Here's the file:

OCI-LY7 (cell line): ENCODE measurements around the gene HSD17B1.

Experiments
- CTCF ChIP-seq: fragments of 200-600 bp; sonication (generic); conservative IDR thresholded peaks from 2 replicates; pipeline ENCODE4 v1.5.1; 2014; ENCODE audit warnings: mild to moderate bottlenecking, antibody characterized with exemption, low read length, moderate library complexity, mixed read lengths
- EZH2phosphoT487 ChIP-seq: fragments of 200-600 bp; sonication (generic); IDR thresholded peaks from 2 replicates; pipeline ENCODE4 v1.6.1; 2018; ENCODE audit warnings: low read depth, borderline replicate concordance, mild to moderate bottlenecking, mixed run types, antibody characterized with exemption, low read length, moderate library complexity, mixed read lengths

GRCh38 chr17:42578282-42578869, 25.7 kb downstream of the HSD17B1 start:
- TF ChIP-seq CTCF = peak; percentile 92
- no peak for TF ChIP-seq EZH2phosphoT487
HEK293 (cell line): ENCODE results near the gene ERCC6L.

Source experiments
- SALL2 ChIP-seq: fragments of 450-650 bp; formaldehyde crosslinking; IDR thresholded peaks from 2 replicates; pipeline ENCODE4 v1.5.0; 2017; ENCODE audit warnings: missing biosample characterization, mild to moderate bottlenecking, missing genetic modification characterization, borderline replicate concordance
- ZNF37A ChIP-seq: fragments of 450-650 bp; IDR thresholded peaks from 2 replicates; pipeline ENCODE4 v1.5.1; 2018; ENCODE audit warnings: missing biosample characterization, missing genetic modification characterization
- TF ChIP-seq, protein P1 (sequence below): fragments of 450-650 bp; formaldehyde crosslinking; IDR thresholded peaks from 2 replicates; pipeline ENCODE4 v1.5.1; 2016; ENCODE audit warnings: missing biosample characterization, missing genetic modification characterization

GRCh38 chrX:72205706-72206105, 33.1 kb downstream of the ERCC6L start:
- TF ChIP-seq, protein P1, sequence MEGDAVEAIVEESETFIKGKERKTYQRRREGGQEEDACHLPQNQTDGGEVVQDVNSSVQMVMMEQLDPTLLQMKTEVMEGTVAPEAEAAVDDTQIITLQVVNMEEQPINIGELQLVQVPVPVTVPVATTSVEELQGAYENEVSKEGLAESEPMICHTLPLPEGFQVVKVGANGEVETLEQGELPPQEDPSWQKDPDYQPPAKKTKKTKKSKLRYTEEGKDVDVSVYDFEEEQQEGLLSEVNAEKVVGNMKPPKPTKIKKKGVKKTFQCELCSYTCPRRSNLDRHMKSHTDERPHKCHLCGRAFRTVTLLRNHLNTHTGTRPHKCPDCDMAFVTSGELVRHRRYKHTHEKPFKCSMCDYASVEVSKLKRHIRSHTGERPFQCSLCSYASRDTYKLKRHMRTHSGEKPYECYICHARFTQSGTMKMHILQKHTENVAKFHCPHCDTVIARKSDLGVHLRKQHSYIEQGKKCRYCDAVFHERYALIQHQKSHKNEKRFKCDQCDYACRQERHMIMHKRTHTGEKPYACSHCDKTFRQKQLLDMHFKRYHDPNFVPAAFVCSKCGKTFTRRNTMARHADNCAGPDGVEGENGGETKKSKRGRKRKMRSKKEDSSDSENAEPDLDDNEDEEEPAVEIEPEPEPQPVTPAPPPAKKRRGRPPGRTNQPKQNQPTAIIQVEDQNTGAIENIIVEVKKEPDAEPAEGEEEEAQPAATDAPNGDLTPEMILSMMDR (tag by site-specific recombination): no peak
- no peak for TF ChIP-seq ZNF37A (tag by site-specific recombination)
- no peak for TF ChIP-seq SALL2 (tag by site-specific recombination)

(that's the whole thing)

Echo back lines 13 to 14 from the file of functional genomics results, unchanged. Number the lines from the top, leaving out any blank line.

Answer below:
GRCh38 chrX:72205706-72206105, 33.1 kb downstream of the ERCC6L start:
- TF ChIP-seq, protein P1, sequence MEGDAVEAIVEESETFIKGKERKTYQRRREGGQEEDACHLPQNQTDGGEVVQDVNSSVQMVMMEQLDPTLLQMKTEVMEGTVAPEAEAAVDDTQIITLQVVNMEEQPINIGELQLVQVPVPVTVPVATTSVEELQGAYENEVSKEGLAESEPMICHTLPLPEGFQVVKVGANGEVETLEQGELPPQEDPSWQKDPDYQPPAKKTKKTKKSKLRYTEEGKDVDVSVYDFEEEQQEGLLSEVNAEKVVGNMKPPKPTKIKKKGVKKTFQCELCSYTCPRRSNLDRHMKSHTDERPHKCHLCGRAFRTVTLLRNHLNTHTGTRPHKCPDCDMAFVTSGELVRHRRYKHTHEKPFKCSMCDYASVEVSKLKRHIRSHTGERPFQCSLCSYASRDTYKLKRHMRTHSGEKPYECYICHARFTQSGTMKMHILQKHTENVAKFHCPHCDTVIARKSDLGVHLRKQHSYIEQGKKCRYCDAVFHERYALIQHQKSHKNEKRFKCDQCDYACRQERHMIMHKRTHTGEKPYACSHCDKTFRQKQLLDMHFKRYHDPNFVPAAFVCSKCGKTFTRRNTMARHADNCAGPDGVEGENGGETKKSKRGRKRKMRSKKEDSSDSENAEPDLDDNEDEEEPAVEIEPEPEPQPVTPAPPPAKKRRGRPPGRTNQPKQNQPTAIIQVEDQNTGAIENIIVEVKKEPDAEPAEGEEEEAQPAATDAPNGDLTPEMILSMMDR (tag by site-specific recombination): no peak